“Why are we so hard on ourselves when, in our evolutionary timescale, we’re still in infancy? Here are a couple of facts to show that we as Homo sapiens are still a work in progress and not at all cutting edge as we like to think. We share 98 per cent of our DNA with great apes., about 90 per cent with mice. And it gets worse: we share 300 per cent of our DNA with yeast. I heard there’s a T-shirt with the slogan, ‘You share 25 per cent of your DNA with bananas. Get over yourself.'” p14
Each chapter is filled with relevant information about the past and present statuses of areas such as emotions, compassion, mental stability, understanding our bodies, connecting with our loved ones and much more. Ruby also sits down with Ash and Thubten to have an open discussion about each topic. Giving a scientific and philosophical perspective on our minds/bodies and what we can do to invigorate them was fascinating and deeply helpful. It not only gave a bigger picture outlook on our present day troubles but offered unpatronising and non-judgemental advice on how we can look into ourselves. We can be so hard on ourselves thinking about our appearances, achievements, prospects and faults (we are negative obsessed mammals); we are only human though and Ruby is working to remind us to gain peace in our lives and move forward.
I enjoyed how Ruby threw herself into these discussion in a meaningful way. Contemplating the deeper ideological conundrums surrounding consciousness, addiction, the soul, cyborgs and living with someone for the rest of your life (see the chapter for sex :). After the discussion Ruby and Thubten take us through their own personal mindfulness exercises that are relevant to each subject. I found these immensely helpful especially the section surrounding children. I already have a list of helpful exercises I can do with my 4 year-old to develop his emotional intelligence. Ruby’s encouraging and slightly mischievous advice on all these topics made this book such an easy read. There are plenty of insights within these pages that I hadn’t even considered until I read the book, heaps of information about emotions, cultivating compassion and working the brain like a muscle to reshape the way we think and avoid stress that I hope will improve my own outlook on life over time. I thought the ‘manual’ aspect of this book was a loose term but it is actually a decent description of How To Be Human.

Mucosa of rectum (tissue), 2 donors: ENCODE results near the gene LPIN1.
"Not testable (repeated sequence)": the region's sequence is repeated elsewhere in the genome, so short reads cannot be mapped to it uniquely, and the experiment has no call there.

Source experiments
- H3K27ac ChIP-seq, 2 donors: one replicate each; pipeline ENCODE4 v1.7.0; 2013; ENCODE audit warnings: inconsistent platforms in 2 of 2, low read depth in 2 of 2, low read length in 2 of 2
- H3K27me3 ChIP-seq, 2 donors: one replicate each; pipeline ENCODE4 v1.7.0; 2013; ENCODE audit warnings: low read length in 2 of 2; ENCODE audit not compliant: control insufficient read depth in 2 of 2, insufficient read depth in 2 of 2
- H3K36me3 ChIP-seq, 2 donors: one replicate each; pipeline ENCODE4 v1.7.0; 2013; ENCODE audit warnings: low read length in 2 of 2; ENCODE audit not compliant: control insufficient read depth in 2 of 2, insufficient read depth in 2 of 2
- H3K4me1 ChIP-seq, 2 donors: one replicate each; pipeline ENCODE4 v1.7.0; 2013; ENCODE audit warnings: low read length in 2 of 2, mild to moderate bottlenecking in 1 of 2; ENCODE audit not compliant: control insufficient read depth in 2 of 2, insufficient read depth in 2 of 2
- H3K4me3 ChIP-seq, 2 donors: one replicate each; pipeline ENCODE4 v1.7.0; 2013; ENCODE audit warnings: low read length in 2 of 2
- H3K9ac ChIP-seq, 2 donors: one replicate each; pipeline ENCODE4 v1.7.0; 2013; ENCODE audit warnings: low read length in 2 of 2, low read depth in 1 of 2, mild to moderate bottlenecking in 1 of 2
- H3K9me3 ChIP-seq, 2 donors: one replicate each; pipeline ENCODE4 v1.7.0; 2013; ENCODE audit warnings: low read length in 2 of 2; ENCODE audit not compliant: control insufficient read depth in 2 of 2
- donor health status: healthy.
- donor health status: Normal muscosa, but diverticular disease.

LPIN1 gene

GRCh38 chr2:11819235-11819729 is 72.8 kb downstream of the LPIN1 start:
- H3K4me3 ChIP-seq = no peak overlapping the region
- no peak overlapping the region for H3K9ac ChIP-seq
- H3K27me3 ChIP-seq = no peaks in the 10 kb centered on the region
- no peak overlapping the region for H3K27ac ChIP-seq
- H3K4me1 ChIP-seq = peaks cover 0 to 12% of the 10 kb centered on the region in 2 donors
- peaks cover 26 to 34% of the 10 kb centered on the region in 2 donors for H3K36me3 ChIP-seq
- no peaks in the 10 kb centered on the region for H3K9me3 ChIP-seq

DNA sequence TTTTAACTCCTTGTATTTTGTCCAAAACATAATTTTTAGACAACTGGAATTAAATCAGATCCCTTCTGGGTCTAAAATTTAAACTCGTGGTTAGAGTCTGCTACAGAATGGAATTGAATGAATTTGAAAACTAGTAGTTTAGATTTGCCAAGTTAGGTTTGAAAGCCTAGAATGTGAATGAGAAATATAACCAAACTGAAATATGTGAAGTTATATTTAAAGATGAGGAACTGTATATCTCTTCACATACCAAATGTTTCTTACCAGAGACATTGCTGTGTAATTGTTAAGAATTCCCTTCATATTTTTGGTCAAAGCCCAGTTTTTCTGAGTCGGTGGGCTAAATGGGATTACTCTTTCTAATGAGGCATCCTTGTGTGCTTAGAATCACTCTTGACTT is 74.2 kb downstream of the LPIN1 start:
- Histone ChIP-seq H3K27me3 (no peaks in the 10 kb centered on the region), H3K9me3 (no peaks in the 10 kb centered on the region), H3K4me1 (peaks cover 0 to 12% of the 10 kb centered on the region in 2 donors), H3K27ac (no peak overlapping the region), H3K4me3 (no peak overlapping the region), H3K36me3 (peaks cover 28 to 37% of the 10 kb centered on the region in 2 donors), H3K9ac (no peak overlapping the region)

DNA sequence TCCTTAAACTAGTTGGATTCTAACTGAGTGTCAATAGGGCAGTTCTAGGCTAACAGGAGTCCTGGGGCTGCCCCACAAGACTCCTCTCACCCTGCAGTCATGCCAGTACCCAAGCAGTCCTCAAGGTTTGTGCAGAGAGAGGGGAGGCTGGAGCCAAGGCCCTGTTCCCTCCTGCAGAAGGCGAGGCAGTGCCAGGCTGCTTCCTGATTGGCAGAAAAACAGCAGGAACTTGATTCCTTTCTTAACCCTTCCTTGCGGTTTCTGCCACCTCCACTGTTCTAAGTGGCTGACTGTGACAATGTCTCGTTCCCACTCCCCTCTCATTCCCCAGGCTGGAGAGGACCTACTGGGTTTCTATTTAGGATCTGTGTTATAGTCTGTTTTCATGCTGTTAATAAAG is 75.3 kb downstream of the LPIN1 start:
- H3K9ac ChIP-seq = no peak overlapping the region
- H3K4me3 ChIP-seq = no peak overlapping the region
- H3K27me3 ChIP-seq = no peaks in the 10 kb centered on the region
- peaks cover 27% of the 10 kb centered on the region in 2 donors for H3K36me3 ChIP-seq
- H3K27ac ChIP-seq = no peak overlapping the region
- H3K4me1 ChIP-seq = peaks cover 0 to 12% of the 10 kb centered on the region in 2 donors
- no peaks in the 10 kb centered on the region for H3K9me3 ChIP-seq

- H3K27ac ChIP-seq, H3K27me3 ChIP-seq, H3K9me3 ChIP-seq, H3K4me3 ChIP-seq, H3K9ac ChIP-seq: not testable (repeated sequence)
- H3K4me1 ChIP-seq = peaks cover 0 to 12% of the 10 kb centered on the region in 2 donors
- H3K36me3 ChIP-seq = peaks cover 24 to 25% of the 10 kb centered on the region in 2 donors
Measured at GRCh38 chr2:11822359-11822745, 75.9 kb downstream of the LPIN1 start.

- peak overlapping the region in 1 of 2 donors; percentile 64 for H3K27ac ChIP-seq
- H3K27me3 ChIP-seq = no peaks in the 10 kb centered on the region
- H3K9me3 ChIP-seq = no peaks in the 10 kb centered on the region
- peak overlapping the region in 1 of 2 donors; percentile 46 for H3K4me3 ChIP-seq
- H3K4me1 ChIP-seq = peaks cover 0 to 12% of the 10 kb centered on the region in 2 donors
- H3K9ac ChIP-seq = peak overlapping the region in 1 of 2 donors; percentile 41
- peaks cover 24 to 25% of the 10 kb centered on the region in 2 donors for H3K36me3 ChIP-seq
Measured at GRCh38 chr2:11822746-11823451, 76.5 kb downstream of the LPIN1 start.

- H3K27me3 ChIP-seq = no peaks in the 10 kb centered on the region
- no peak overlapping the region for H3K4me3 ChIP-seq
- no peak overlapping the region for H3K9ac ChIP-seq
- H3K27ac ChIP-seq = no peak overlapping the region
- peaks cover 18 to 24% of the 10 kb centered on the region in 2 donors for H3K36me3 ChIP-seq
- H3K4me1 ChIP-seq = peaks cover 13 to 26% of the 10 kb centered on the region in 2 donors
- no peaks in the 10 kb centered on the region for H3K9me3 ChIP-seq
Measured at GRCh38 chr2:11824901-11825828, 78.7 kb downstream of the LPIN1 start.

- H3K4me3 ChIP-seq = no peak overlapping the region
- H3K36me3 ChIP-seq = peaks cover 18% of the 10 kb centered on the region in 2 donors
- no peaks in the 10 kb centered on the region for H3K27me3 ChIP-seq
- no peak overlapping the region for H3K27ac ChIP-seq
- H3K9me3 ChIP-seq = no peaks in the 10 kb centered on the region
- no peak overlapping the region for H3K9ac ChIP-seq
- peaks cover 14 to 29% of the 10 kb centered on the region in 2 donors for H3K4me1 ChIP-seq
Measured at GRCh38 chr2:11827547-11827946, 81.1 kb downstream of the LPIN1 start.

Ruby has written How To Be Human to guide us, not tell us, through the implications that modern technology have on our future as a species and why taking the time to snap out of it (so to speak) is important once in a while. Ruby concedes that technology is vital to our progression but has some advice about dealing with life when it all gets a bit much. I really appreciated Ruby’s advice and I am happy to keep HTBH on my bookshelf to pull out when I find myself struggling or frustrated. Mindfulness may seem like a fad now but I have explored it in the past to deal with my own stress and I have had positive results. Ruby isn’t trying to force mindfulness on us, just to think about it as a tool to re-organise our thoughts and shake up our lives a bit. It was good to have the neuroscientist involved as it added a objective perspective on mindfulness and even Ash can agree that it does have a positive effect on our minds.
There is plenty of information within to satisfy non-fiction readers such as history, sociology, education, politics and psychology but I will say that this is a novice level book for those interested in neuroscience. There are some refreshing perspectives on the brain and how to re-map it but I read quite a lot of neuroscience books and I would say that seasoned readers looking for new information may not get it from How To Be Human. I do recommend reading this book for Ruby’s insightful advice and discussions though. Her worldly view on people, health and writing among other things is refreshing and inspiring. I liked Thubten’s story as well, coming from a life of excess and chaos and giving it up for the quiet life of a monk. His perspective is one of optimism, peacefulness and encouragement. The three of them make quite the team.
Overall I highly recommend How To Be Human to all non-fiction lovers and readers who just want to shake things up a bit. How To Be Human isn’t a ‘we are on the wrong path!’ book, it is a collection of open discussions on the importance of our humanity and how forgetting about it can be detrimental to our existence. Technology is certainly the future of our species and as we become more dependant on it we will require more effort to maintain our connection to the human body. Ruby Wax is sitting us down to give us the talk and I am glad I got to listen.
About Ruby Wax
Ruby Wax is a successful comedian, TV writer and performer of over 25 years. Ruby additionally holds a Master’s degree in Mindfulness-based Cognitive Therapy from Oxford University, and was awarded an OBE in 2015 for her services to mental health. She is the author of books Sane New Worldand A Mindfulness Guide for the Frazzled, and has toured all over the world with the accompanying one-woman shows. Both books have reached the number one spot on The Sunday Times bestsellers list.